So it's your current and future needs, personally, I'd go with either amd x2 3800 or 4200, ddr2, socket 939, and whatever nvidia card met my requirements, plus sata II drives. With an antec sonata II case and a copper cpu quiet cooling fan/heatsink combination by thermaltake, usually labeled with 'silent' something. That machine would be stunningly fast when required, and whisper quiet. And it would cost about 600 or so usa, depending on the graphics card, with 1 gig ram. Unless you are a specialist etc, high end ram is a luxury that you will probably not be able to see a value for in side to side comparison with good quality name brand, but budget series, ram, like kingston, crucial/micron, or corsair make.

for mobo, I like getting the top rated from 1-2 years ago, from abit, msi, or asus. When you buy the best 1-2 years later, there is a massive savings, and it's still the same board that was rated the best. Never buy anything cheap, lowend, or you will always regret it. Onboard gigabit networking, usb II, firewire are must haves. good mobo sound is good too, then you don't need a sound card. Avoid via chipset based mobos like the plague.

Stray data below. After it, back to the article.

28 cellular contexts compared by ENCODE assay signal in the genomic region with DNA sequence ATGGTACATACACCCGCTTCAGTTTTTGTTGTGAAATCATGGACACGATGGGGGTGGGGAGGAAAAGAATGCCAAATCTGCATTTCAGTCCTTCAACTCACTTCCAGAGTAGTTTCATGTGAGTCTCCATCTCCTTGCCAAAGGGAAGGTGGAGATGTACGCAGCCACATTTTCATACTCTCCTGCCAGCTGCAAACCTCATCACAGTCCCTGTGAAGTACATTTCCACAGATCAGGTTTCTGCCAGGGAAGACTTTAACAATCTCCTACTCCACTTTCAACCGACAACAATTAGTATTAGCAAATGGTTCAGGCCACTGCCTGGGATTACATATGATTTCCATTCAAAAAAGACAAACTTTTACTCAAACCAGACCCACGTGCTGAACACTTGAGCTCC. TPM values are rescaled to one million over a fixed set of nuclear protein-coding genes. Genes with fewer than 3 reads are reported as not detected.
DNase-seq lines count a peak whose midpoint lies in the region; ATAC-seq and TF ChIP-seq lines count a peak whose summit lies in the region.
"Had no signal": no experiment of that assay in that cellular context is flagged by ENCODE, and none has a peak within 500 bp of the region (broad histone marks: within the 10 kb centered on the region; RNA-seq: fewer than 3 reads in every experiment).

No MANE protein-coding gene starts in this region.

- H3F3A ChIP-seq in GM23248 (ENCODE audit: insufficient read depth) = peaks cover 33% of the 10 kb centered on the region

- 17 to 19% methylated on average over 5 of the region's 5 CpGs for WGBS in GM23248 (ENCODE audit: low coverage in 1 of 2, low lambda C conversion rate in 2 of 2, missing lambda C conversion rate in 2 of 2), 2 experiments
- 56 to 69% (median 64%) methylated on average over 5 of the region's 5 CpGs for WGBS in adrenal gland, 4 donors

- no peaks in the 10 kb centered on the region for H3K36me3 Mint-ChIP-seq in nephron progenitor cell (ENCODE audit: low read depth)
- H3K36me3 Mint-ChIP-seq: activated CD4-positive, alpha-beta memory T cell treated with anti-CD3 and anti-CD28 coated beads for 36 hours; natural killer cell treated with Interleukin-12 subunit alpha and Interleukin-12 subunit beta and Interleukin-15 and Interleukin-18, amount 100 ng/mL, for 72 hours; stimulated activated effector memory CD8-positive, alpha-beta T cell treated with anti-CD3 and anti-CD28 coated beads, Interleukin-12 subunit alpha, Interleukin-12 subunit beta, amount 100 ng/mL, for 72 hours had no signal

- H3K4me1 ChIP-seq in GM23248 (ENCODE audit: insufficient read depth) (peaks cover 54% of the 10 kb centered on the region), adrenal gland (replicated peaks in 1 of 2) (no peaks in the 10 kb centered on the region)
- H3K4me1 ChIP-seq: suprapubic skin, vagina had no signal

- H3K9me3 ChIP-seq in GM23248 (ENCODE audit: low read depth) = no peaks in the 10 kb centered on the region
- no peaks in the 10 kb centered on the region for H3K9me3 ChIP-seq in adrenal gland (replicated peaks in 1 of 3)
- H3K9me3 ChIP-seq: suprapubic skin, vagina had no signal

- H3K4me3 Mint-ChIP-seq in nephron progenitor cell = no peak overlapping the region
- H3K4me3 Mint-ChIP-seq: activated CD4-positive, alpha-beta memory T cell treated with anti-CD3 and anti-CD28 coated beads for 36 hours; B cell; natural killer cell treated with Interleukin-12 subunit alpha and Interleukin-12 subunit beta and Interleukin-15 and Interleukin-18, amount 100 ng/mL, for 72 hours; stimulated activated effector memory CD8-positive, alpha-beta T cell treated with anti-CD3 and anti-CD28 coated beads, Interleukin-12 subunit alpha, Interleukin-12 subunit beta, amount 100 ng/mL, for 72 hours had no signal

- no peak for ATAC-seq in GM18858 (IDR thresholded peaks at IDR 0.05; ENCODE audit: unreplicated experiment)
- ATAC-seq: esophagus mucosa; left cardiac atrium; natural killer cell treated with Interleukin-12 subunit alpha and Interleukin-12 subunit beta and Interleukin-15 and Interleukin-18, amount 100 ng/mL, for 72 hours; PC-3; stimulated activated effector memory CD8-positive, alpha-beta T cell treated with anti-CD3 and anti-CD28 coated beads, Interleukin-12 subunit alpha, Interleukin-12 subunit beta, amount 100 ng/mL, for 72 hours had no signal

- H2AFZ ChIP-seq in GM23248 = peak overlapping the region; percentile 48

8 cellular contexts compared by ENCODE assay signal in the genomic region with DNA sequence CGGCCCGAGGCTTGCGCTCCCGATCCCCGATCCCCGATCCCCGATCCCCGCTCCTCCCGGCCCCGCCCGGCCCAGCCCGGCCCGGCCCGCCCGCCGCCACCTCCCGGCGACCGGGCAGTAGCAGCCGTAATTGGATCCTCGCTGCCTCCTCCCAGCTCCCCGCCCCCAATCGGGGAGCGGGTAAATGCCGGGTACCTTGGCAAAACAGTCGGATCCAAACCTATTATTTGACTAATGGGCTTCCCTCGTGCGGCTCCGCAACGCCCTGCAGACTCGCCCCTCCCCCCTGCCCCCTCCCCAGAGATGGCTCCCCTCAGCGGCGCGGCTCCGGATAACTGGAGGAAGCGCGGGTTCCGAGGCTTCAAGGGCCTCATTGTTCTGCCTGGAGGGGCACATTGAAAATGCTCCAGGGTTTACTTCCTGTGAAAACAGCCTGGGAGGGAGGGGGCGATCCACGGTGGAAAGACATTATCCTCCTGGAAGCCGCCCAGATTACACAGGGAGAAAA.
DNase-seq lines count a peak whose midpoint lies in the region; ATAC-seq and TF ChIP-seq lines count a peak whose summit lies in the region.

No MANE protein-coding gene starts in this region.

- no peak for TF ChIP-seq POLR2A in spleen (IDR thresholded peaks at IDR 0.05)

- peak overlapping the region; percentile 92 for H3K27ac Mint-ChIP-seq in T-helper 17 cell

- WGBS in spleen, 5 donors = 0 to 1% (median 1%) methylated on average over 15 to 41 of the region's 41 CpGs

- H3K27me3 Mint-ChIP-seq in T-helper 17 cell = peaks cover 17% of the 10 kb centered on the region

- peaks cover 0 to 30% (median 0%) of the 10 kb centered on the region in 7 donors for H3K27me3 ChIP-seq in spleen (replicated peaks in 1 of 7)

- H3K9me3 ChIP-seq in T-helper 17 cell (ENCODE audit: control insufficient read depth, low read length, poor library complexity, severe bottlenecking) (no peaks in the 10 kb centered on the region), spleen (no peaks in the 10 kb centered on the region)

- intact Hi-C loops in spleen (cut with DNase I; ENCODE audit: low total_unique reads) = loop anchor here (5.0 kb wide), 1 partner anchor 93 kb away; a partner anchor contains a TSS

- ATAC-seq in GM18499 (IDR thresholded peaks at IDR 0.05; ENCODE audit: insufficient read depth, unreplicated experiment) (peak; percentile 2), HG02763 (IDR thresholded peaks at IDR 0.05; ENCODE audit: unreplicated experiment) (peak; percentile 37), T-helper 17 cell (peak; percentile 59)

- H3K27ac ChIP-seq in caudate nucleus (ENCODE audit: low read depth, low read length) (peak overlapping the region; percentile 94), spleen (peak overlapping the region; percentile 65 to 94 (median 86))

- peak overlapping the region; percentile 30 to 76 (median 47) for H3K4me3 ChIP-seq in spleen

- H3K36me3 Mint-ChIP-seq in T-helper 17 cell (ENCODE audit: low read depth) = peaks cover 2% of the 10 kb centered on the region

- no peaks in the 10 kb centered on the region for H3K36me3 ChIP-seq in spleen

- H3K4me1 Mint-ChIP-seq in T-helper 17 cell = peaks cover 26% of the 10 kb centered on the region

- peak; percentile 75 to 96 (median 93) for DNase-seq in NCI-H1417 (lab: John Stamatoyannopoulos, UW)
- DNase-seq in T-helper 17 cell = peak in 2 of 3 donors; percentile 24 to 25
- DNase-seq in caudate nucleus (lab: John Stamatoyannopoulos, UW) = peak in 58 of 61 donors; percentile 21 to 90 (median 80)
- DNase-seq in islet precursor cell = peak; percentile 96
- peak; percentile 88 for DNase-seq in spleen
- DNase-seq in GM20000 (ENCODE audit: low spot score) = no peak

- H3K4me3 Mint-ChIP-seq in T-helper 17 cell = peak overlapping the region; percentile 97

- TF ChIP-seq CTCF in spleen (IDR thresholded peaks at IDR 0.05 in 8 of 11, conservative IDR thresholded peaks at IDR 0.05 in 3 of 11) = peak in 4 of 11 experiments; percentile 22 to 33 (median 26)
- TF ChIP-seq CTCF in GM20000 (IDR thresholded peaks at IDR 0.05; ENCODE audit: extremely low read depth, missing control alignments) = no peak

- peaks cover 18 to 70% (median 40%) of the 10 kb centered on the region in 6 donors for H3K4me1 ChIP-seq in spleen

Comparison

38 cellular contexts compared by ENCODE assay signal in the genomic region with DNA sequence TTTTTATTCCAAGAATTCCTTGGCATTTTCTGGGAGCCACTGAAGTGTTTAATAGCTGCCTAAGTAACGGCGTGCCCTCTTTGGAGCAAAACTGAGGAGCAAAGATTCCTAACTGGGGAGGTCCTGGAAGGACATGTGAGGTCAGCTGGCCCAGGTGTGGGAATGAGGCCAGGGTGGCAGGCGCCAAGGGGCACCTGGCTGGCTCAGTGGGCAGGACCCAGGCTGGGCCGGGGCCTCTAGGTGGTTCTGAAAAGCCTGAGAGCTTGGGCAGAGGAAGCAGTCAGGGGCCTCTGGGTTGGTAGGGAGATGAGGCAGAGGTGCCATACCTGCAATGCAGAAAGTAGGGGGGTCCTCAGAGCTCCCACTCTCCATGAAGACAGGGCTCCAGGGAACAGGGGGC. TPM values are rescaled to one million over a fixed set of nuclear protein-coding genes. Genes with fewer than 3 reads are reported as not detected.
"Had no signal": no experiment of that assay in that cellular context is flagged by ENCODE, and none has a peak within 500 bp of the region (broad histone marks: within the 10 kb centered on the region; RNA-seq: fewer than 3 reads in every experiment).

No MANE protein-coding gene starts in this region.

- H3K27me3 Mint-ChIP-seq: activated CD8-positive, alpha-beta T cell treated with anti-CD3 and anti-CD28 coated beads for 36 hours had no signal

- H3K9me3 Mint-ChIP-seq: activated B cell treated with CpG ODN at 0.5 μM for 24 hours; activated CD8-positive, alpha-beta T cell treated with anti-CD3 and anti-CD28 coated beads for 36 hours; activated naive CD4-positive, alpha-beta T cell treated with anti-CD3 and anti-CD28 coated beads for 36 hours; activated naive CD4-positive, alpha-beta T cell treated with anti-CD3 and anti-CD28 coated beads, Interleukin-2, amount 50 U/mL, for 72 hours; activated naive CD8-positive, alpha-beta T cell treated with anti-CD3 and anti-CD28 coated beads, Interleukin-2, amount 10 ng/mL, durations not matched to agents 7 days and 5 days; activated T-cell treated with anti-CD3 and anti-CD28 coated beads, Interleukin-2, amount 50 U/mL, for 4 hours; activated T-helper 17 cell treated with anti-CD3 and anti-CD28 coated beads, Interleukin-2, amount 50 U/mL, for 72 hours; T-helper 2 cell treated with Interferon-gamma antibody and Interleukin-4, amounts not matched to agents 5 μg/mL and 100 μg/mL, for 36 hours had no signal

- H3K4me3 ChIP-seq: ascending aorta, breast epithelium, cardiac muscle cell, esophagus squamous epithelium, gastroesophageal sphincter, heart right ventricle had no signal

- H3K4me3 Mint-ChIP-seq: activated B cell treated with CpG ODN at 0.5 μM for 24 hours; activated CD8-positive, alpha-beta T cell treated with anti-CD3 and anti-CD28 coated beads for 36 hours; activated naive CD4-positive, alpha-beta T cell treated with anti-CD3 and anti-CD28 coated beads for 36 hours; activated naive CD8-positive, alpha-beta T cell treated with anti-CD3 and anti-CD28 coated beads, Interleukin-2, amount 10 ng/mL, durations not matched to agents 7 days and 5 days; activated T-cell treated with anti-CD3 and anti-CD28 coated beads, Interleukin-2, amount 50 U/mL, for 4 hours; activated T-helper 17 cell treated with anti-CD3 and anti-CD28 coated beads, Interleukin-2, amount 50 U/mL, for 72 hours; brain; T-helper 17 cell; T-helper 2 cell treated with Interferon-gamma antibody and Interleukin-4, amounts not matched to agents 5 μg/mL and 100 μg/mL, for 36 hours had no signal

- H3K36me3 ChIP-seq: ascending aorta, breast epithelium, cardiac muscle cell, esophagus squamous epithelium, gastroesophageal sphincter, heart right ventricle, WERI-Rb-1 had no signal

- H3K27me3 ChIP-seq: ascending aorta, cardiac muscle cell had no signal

_________________
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jbs1136
Titel:   BeitragVerfasst am: 09.08.2006, 21:30 Uhr



Anmeldung: 15. Jul 2006
Beiträge: 136
Wohnort: Spanaway, Wa
When you get time, take a look at this page:

http://www.amdcompare.com/us-en/desktop/Default.aspx

It lists the amd processors and gives the model name/number and the frequency, socket, wattage. It covers the amd atholon 64 and the atholon 64 X2, and the sempron.

"all modern desktop processors throttle down when system load is low. "

This is not always the case. I bought a laptop for my wife and we did some research before buying. The celeron would not step down. We, of course went with the sempron. She plays games and browses the web. The speed is plenty. and the battery last longer.

Like h2 said above, depends on what you do with your computer. Without knowing what you intend to use it for no one can really answer you, just give some good advice on the things to look for. PCWorld and some others did benchmark test and although the amd has a slower speed, it does things quicker. My son has a 2.6 celeron and I other computer is a sempron at 2.09. I can load web pages faster, open office documents open faster, games load faster.

My new computer is athalon64 3200 at 2 mhz. I have an ide and a sata drive connected and you can tell the difference in load times.